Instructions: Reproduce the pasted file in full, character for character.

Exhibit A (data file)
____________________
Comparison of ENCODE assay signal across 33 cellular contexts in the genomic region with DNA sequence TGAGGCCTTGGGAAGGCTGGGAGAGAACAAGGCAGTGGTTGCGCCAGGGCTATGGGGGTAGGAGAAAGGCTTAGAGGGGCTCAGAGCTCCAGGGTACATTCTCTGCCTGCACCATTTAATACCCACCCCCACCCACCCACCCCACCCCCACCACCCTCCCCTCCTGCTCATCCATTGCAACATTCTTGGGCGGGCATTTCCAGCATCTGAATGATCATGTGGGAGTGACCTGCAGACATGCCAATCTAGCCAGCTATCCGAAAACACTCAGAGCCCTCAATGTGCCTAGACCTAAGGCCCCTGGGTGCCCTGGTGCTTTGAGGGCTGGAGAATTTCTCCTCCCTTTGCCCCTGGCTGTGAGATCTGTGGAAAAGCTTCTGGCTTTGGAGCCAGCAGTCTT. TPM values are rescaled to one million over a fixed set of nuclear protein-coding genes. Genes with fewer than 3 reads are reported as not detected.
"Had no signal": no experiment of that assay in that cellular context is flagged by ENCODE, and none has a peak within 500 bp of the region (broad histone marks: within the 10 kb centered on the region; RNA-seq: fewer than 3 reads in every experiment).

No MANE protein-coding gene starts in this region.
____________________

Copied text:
Comparison of ENCODE assay signal across 33 cellular contexts in the genomic region with DNA sequence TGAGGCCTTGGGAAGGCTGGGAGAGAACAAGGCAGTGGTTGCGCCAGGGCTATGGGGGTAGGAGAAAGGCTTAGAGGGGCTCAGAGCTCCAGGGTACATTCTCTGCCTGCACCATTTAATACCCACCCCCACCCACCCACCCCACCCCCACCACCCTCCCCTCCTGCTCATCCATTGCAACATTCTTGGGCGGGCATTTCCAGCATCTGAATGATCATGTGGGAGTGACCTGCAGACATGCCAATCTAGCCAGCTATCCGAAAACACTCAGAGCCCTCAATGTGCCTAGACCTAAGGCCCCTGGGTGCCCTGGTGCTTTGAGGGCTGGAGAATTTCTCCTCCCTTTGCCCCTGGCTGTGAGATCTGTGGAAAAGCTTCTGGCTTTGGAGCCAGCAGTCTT. TPM values are rescaled to one million over a fixed set of nuclear protein-coding genes. Genes with fewer than 3 reads are reported as not detected.
"Had no signal": no experiment of that assay in that cellular context is flagged by ENCODE, and none has a peak within 500 bp of the region (broad histone marks: within the 10 kb centered on the region; RNA-seq: fewer than 3 reads in every experiment).

No MANE protein-coding gene starts in this region.